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One of the biggest debates brewing on Capitol Hill this year involves President George W. Bush’s desire to overhaul the nation’s Social Security system. So far, the proposals being bandied about are broad in scope. But since he first ran for national office in 2000, Bush has argued that workers should be allowed to divert some of their Social Security payroll taxes into private accounts, which they would then control. He is fond of using words like ownership and responsibility to make voters comfortable with the idea, while at the same time sounding the alarm about the program’s solvency.
For Democrats like Ohio Rep. Stephanie Tubbs Jones, the operative word is security. By privatizing what was designed to be a guaranteed benefit, the government is putting the financial security of African Americans and other minorities at risk at a time when they need it most.
“For minorities in this country, this privatization plan would jeopardize protections that have come and continue to be of particular importance to people of color,” says Jones. “Social Security was never intended to be an individual retirement account. It was intended to be just what it says — a social security that provides benefits to those most in need. For us to now change that program to an individual account makes no sense at all.”
According to Jones, who sits on the House Ways and Means Subcommittee on Social Security, African Americans age 65 and older depend heavily on Social Security (see Facts & Figures, this issue). A General Accounting Office report states that only 28% of African American retirees have a pension fund other than Social Security. Living on already modest incomes, they can ill afford benefit cuts — a subject Jones says the president is less eager to discuss.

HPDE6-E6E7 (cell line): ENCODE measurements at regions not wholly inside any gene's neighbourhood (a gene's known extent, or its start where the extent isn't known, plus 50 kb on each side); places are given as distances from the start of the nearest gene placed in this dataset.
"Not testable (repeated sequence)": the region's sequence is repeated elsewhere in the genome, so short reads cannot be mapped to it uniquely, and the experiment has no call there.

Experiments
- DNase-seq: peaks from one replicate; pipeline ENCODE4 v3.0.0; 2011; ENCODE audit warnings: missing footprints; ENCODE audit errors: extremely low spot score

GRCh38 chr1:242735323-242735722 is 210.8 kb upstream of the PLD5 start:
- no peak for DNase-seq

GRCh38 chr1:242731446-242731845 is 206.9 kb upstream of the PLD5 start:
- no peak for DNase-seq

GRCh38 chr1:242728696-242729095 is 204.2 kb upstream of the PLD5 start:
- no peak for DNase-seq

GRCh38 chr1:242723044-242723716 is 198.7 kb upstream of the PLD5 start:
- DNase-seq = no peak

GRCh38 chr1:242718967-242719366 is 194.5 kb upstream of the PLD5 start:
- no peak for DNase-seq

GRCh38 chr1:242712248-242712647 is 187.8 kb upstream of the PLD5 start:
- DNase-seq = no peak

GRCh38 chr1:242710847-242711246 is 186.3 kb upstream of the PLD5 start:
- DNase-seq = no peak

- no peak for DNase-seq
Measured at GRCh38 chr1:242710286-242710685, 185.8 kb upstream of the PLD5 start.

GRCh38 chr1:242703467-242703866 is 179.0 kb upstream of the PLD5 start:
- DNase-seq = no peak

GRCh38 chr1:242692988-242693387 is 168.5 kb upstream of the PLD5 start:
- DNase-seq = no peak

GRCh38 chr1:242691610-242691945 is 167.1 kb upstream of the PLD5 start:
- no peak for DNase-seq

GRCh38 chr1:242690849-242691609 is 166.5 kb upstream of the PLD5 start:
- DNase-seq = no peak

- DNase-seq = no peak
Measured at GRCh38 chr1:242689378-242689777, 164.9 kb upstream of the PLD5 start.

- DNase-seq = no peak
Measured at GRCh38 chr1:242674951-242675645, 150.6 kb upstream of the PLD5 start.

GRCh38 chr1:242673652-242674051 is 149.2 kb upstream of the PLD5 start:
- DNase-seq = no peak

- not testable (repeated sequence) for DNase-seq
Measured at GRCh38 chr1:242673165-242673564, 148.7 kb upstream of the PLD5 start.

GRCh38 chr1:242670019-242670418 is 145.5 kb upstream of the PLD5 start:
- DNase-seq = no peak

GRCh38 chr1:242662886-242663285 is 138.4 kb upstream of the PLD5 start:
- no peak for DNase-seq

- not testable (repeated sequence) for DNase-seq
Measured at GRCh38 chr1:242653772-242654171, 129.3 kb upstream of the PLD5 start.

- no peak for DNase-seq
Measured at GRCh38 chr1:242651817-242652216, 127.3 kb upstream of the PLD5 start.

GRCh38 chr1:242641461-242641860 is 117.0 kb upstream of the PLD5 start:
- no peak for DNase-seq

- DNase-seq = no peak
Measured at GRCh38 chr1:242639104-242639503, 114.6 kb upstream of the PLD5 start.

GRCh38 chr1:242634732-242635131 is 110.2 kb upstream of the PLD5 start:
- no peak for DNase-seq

However, Bush is trying to sell African Americans on the notion that they will be the big winners in his plan to privatize Social Security by stating they will have more wealth and there will be no tax increases or benefit reductions. Blacks would move a portion of their Social Security taxes into private investments that can earn bigger returns than Social Security currently pays out. Bush argues his partial privatizing plan would help close the age-old racial gap.
While African Americans depend on Social Security disability benefits more than whites, when it comes to the retirement portion, it’s more an issue of income than of race, says Matt Moore, a senior analyst with the National Center for Policy Analysis. “Lower income people tend to rely on Social Security more than higher income people and it is for those people that we need to reform the system,” he adds. “Social Security as it is currently structured cannot afford to pay all of the benefits it is promising to pay.”
Moore believes personal retirement accounts make a lot of sense for African Americans because they have not set aside money to invest in retirement funds at the same rate as their white counterparts. “What we’re talking about doing is taking some of